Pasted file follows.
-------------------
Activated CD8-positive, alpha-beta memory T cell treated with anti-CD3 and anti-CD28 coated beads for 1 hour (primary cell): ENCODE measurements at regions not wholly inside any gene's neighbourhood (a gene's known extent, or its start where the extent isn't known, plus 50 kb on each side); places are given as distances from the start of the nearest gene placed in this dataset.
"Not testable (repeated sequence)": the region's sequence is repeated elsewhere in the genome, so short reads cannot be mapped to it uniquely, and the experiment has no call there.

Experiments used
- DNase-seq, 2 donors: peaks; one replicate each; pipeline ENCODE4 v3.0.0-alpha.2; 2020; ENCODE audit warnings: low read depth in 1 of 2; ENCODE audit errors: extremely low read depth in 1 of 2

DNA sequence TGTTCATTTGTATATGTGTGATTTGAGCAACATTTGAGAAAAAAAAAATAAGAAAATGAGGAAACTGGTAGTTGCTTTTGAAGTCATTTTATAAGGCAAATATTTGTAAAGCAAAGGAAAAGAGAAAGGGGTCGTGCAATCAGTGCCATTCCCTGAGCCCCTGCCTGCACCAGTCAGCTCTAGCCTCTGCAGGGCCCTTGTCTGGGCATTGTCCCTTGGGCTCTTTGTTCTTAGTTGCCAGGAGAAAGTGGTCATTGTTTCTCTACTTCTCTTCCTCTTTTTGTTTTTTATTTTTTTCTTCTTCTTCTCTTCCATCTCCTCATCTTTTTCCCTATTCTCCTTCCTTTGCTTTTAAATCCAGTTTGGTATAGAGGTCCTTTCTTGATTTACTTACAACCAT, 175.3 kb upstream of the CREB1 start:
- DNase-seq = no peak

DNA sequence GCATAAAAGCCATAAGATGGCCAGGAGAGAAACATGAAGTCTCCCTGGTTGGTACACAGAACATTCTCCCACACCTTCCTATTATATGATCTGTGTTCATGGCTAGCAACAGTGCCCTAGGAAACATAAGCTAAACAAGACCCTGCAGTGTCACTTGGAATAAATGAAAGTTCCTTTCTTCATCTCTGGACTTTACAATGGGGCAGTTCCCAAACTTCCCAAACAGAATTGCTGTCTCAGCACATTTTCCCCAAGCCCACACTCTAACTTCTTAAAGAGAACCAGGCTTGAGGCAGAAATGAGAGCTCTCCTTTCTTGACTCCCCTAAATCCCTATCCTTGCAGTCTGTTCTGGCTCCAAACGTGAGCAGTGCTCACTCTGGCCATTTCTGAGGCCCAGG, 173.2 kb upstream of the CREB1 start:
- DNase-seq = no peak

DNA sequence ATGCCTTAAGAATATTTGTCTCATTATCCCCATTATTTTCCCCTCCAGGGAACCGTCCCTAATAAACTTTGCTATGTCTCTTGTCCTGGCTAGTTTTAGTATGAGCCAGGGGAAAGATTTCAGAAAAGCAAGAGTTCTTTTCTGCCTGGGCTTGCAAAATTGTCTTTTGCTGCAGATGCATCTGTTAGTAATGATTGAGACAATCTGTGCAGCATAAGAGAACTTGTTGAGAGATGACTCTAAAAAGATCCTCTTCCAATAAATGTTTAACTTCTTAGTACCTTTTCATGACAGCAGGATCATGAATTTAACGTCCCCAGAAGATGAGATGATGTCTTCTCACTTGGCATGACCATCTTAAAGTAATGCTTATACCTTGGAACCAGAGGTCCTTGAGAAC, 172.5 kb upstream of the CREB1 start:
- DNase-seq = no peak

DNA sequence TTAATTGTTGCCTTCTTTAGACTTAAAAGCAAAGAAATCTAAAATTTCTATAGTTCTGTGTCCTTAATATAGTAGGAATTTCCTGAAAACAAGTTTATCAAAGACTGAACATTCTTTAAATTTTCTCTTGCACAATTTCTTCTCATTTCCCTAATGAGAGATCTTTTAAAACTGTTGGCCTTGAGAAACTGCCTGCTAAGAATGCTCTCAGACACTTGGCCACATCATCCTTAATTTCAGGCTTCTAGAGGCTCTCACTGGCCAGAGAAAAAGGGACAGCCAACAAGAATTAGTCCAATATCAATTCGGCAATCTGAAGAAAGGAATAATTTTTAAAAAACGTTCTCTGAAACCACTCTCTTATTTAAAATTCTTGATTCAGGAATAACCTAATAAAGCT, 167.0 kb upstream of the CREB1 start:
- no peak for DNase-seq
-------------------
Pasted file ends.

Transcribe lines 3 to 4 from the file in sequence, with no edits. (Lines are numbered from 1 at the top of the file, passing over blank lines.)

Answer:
Experiments used
- DNase-seq, 2 donors: peaks; one replicate each; pipeline ENCODE4 v3.0.0-alpha.2; 2020; ENCODE audit warnings: low read depth in 1 of 2; ENCODE audit errors: extremely low read depth in 1 of 2